• Minneapolis police chief tasked with changing culture promoted from within

    World News CTV News
    People who have worked closely with the man tapped to lead Minneapolis' embattled police department say he has qualities that would suit him well in the role: He's friendly, seems forthright, has deep roots in the city and is African-American, which could help improve the sour relationship between the police force and the city's sizeable black community. Source
  • British Columbia teen becomes youngest Canadian to swim English Channel

    Canada News CBC News
    B.C. teen Emily Epp has become the youngest Canadian to swim across the English Channel. On July 15, Epp slipped into the channel and left the Cliffs of Dover in her rear view. She arrived at Cap Gris Nez in France 11 hours and 57 minutes later, making her the 43rd Canadian to conquer the challenge since 1951, according to the Channel Swimming Association. Source
  • Four tornadoes touch down in Saskatchewan, another two reported

    Canada News CTV News
    Environment Canada has confirmed that four tornadoes touched down in Saskatchewan on Friday. The tornadoes did not cause any damage, according to Environment Canada, but warnings were issued due to the surrounding storms. Another two tornadoes were reported, photographed and posted on social media. Source
  • Liberals punted on 1st down with $10.5M Omar Khadr settlement

    Canada News Toronto Sun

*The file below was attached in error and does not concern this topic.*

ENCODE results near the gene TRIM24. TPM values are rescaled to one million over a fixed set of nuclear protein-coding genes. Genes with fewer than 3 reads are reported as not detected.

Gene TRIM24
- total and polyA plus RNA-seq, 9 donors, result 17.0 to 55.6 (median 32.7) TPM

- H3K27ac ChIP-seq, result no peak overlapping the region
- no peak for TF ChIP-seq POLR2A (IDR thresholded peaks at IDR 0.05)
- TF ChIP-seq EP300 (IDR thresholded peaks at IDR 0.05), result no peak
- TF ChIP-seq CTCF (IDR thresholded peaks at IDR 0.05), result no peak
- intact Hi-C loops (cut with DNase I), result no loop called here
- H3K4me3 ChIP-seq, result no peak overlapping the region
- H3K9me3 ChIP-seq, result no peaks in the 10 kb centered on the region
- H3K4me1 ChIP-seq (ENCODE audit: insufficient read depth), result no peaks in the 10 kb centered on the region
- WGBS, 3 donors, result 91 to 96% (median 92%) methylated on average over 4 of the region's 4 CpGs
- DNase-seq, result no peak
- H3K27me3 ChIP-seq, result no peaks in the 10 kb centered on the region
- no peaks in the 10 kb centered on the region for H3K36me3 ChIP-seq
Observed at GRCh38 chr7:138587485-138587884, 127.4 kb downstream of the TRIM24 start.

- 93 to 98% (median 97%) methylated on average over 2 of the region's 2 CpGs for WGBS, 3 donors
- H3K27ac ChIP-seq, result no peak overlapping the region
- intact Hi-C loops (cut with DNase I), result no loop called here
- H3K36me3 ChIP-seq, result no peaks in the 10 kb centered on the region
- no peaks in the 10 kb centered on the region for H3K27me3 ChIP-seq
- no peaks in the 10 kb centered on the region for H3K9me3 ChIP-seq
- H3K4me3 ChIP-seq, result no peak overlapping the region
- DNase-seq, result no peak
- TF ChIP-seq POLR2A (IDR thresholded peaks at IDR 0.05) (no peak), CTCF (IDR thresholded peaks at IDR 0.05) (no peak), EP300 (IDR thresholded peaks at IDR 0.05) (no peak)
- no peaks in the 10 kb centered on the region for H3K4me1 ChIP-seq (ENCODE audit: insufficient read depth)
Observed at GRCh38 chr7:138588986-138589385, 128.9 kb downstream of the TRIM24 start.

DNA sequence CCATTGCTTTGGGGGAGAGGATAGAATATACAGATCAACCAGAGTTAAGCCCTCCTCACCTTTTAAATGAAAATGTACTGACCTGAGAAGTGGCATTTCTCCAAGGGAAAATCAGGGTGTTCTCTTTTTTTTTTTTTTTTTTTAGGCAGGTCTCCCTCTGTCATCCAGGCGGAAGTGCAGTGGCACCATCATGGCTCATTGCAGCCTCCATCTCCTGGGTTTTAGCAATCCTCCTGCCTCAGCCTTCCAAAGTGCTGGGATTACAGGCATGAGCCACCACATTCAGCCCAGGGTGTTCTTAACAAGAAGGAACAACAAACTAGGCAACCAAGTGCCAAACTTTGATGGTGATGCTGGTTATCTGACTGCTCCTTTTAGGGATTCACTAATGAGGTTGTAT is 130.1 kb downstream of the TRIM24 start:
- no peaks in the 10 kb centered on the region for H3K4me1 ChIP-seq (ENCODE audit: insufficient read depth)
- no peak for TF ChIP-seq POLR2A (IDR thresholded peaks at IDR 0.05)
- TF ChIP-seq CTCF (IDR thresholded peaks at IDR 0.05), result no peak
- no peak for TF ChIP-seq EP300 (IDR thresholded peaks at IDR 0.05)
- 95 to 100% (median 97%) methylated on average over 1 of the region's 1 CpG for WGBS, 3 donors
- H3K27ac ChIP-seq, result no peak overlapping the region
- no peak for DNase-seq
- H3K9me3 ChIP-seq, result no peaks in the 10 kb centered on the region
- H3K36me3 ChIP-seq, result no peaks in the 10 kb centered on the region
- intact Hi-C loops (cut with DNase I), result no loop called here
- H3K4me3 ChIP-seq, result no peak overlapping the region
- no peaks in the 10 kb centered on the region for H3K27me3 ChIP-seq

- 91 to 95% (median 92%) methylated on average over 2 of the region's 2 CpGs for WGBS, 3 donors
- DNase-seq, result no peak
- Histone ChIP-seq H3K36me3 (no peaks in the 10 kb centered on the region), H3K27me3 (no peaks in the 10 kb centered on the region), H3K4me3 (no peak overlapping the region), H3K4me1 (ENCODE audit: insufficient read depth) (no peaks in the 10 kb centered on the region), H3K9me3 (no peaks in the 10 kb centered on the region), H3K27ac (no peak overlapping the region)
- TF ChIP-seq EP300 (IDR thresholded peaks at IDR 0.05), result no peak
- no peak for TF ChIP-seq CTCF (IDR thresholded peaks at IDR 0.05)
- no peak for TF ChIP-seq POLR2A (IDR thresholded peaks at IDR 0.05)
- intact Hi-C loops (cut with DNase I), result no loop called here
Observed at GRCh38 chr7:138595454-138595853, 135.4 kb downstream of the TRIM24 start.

When Peter Kent wrote the opinion piece for the Wall Street Journal that tipped off sleeping Americans to the Omar Khadr payoff, he wrote not as a Conservative MP but as the journalist he once was. This is why it resonated so strongly, and suddenly became the top news item on many U.S. Source
  • U.S. kills 12 Afghan police in airstrike amid violent clashes with Taliban

    World News CBC News
    An errant U.S. airstrike confirmed by the Pentagon killed 12 Afghan National Police officers and wounded two others, as another 11 police were killed and six wounded in clashes with the Taliban, Afghan officials said Saturday. Source
  • U.S. airstrike kills 12 Afghan police officers

    World News Toronto Sun
    KABUL — An errant U.S. airstrike confirmed by the Pentagon killed 12 Afghan National Police officers and wounded two others, as another 11 police were killed and six wounded in clashes with the Taliban, Afghan officials said Saturday. Source
  • Sean Spicer thought 'SNL' skits were 'funny'

    World News Toronto Sun
    Soon to be ex-White House Press Secretary Sean Spicer admits he likes a good joke. In his first interview since he resigned from his post on Friday, Spicer told Fox News' Sean Hannity that Saturday Night Live's parody of him was humourous at times. Source